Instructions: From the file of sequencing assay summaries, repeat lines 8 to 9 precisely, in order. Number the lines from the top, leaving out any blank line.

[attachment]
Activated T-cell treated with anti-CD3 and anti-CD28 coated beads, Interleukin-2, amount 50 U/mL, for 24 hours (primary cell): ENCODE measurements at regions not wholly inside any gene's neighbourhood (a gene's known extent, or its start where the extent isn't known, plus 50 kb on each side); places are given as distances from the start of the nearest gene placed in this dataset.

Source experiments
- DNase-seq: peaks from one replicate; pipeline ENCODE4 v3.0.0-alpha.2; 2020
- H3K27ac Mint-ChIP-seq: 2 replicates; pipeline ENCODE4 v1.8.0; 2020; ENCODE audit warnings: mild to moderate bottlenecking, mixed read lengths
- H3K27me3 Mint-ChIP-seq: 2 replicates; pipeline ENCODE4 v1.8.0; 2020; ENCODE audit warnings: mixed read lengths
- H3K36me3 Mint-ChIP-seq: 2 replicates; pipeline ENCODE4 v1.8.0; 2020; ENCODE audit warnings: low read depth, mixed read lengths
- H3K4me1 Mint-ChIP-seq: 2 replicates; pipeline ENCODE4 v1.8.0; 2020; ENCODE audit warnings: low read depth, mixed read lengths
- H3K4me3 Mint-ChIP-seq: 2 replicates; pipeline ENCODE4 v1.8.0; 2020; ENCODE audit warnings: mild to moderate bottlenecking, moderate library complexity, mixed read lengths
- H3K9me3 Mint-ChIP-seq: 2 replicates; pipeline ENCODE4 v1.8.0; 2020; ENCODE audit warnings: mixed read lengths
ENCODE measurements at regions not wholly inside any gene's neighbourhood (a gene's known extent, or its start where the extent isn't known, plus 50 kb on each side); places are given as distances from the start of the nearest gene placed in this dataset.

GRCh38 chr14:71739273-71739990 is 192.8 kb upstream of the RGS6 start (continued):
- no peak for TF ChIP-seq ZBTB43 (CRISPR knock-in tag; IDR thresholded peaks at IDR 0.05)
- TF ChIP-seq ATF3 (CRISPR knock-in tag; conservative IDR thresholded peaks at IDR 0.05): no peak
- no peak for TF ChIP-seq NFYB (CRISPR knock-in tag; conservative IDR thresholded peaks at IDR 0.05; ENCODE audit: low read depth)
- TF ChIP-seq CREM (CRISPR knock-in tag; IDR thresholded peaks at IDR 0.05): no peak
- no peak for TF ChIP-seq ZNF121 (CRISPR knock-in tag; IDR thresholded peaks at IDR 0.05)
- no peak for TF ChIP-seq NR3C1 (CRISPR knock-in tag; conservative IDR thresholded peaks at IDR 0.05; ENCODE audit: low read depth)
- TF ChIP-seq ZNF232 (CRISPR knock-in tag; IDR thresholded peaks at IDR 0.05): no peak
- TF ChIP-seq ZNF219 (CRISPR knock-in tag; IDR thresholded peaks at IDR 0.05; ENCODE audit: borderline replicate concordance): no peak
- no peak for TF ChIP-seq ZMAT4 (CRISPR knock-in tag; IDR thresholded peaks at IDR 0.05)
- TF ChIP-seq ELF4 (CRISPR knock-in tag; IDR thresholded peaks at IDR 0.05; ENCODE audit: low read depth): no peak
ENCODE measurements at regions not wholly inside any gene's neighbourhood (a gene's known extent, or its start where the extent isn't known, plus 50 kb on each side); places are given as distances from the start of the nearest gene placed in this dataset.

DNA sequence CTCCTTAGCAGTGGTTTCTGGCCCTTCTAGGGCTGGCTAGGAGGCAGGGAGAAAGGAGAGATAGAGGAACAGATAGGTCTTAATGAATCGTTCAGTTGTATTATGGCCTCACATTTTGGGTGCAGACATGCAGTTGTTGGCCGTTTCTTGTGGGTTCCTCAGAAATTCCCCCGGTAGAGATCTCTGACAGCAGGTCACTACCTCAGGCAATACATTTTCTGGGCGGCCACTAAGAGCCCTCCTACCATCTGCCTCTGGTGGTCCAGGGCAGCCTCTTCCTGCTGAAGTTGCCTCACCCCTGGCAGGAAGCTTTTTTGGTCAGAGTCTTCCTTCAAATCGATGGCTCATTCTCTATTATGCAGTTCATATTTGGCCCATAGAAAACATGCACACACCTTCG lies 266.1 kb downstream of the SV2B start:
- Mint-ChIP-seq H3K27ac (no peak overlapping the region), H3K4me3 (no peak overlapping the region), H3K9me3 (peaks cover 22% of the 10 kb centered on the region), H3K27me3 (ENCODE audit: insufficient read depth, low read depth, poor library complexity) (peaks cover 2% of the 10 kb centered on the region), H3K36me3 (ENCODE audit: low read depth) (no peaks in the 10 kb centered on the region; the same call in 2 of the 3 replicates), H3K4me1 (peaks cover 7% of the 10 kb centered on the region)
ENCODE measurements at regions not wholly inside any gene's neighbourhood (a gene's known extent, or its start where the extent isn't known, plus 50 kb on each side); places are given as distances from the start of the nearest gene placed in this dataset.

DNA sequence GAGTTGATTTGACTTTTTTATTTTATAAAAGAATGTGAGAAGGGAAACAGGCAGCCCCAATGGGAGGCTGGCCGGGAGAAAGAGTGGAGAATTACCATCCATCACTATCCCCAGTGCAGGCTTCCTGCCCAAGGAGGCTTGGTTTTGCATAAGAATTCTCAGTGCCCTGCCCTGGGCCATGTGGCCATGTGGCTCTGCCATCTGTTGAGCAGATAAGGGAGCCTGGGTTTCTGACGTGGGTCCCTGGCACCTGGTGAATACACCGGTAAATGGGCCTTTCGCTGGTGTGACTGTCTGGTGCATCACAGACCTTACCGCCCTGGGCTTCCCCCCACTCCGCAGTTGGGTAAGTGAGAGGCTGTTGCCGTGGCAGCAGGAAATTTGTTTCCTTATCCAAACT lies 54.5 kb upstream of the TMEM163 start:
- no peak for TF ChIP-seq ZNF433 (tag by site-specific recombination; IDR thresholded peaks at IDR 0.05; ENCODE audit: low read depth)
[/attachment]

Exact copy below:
- H3K4me3 Mint-ChIP-seq: 2 replicates; pipeline ENCODE4 v1.8.0; 2020; ENCODE audit warnings: mild to moderate bottlenecking, moderate library complexity, mixed read lengths
- H3K9me3 Mint-ChIP-seq: 2 replicates; pipeline ENCODE4 v1.8.0; 2020; ENCODE audit warnings: mixed read lengths